Never Plead Guilty to Assault Charges
Talk to Frank Genesee and learn if you have a defence.
If you are facing assault charges in Hamilton, do not assume that you will be found guilty. Have your case reviewed by Frank Genesee, an experienced criminal defence lawyer, before you enter a plea.
You have options. The prosecution may not be able to prove its case. You might have a legitimate defence. There may be alternatives to your case going to court. Find out what your options are before you decide whether to plead guilty.
Speak with Frank Genesee today to ensure the best possible outcome in your circumstances.
What can Frank Genesee do to help?
Frank Genesee can set out all of your options, before you enter a plea, including the possibility of completing a diversion program and avoiding a criminal record. If a diversion program is available to you, Frank Genesee will know which prosecutors to approach about the possibility and the best strategies for negotiating a deal with them.
If you decide to plead not guilty and your case goes to trial, Frank Genesee has the experience necessary to prepare for and run your trial to your best advantage. Frank Genesee is familiar with the criminal court judges in the Hamilton area, knows what they like to hear and how they like their trials to proceed. This is a very powerful tool that you do not possess.
Call Frank Genesee today at (289) 426-1644 to have your case assessed for free by a criminal defence lawyer with experience defending people from assault charges.
What is assault?
The definition of assault includes the unwanted touching of another person or the applying of force directly or indirectly to another person without that person’s consent.
Assault can also include making a threat, if the person being threatened reasonably believes that the person making the threat is likely to carry it out. This is known as verbal assault.
All forms of assault are considered violent crimes and, as such, the penalties and consequences associated with a conviction are severe.
Common assault, assault causing bodily harm and aggravated assault.
Common assault is the most minor of the assault charges. It is also the most commonly laid assault charge. Common assault involves unwanted touching that does not result in injury to the victim.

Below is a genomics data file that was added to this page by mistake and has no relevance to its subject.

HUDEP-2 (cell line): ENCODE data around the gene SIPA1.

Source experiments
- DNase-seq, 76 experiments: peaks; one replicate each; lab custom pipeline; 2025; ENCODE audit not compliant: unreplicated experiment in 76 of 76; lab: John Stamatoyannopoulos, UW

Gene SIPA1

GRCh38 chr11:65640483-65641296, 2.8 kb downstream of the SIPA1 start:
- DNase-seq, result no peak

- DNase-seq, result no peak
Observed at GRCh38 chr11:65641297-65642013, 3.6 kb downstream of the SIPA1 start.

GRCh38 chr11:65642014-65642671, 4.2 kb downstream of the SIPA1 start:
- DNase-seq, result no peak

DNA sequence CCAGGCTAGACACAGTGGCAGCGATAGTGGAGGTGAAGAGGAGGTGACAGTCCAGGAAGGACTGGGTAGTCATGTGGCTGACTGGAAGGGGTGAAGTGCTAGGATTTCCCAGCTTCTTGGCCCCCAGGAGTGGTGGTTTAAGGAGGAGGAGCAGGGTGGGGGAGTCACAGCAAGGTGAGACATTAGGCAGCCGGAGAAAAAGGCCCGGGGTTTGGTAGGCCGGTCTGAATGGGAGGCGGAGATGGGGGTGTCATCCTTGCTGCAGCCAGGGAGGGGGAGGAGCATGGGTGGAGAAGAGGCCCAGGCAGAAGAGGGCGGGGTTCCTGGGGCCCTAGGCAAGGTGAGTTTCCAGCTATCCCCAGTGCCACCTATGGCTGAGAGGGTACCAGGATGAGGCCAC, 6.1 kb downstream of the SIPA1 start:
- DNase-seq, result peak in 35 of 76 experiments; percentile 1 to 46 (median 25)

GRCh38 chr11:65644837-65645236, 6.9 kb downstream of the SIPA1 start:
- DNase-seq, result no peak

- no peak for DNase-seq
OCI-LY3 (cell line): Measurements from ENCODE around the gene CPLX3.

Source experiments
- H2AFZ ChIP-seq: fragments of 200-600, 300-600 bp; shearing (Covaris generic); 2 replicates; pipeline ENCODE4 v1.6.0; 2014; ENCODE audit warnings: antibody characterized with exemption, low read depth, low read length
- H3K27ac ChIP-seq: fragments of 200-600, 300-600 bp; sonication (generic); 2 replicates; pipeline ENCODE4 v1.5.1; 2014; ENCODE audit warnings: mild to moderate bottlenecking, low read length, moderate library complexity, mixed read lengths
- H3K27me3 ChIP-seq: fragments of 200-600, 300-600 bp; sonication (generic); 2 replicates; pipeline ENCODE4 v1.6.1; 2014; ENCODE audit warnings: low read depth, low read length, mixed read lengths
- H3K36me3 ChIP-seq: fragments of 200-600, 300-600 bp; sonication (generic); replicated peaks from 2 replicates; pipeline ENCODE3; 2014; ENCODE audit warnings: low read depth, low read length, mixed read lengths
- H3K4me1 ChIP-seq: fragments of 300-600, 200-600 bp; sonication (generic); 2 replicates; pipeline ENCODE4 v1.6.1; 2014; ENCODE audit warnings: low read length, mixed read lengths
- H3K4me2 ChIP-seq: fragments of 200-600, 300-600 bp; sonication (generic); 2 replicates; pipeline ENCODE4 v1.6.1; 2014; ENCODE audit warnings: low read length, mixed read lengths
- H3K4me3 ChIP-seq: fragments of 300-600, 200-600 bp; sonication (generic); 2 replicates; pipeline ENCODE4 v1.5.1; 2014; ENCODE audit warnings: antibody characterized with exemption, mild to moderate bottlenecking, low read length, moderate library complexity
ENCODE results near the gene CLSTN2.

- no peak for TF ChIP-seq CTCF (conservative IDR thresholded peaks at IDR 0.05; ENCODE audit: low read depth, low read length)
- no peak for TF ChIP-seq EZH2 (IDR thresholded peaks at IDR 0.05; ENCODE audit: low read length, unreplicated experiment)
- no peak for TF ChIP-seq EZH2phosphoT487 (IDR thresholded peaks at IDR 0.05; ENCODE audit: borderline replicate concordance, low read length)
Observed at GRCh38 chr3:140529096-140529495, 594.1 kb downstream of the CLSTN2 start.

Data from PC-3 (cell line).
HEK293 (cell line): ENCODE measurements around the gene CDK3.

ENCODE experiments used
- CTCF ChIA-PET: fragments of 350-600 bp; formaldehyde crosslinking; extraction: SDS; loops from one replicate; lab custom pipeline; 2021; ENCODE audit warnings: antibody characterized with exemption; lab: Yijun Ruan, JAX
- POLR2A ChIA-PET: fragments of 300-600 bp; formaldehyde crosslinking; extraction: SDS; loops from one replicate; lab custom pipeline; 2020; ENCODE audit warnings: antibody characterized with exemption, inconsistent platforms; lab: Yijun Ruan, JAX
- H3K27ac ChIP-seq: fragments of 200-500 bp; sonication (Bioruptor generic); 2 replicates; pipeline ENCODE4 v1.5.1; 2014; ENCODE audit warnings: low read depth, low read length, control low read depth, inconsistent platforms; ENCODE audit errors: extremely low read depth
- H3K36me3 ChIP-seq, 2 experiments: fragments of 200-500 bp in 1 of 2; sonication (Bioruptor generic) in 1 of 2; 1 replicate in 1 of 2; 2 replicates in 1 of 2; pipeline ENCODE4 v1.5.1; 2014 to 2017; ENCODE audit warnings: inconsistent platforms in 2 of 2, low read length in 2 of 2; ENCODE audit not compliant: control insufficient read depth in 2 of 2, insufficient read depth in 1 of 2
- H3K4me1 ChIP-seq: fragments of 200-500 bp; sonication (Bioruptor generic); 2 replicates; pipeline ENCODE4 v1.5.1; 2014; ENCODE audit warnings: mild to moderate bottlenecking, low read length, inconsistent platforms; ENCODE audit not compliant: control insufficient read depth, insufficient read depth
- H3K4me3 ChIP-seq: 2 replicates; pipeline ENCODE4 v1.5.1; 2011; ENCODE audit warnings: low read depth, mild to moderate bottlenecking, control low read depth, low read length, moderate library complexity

Don’t let the word “minor” deceive you. Common assault is still a violent crime and a conviction can have serious consequences that will affect you for the rest of your life.
Assault causing bodily harm is an assault that has caused harm to the body of the victim.
Aggravated assault is an assault that wounds, maims, disfigures or endangers the victim’s life.
Do you have a defence?
Frank Genesee will be able to tell you whether you have a defence to the charges against you. Common defences to assault charges include:
- Consent (if you were involved in a consensual fight).
- The defence of someone under your protection, as long as you did not use more force than was necessary to prevent the assault.
Prosecution of an assault charge.
You may have heard the terms misdemeanor assault and felonious assault in relation to less serious and more serious forms of assault. These are terms from American law that are commonly used by the media.
In Canada, assault can be prosecuted as a summary offence (less serious) or an indictable offence (more serious). If the crown prosecutor decides to prosecute you for an indictable offence, you are facing more severe penalties if you are convicted.
Common assault is generally prosecuted as a summary offence.
If you are convicted of assault, your permanent criminal record will show that you have been convicted of a violent crime. The maximum penalties for assault include:
- A 5-year jail term for common assault.
- A 10-year jail term for assault causing bodily harm.
- A 14-year jail term for aggravated assault.
In addition, you face the possibility of fines, probation and other restrictions involved with having a violent criminal record, such as firearm bans.
What is assault and battery?
You may also have heard the term “assault and battery” and wonder how battery fits in. The answer is that the term comes from civil law as opposed to criminal law. A person who has been threatened or injured by the actions of another person has the right to sue that person in civil court for any damages that he or she suffered.
In the civil law context, assault occurs when the victim perceives unwanted contact and battery involves actual unwanted contact. As these events often occur together, the term “assault and battery” is commonly heard.
It is important to note that the civil and criminal definitions of assault are different.
You need Frank Genesee on your side.
Never assume that you will be found guilty. If you are facing assault charges, you need the experiences and resources that Frank Genesee can provide. For the best possible outcome, call Frank Genesee today.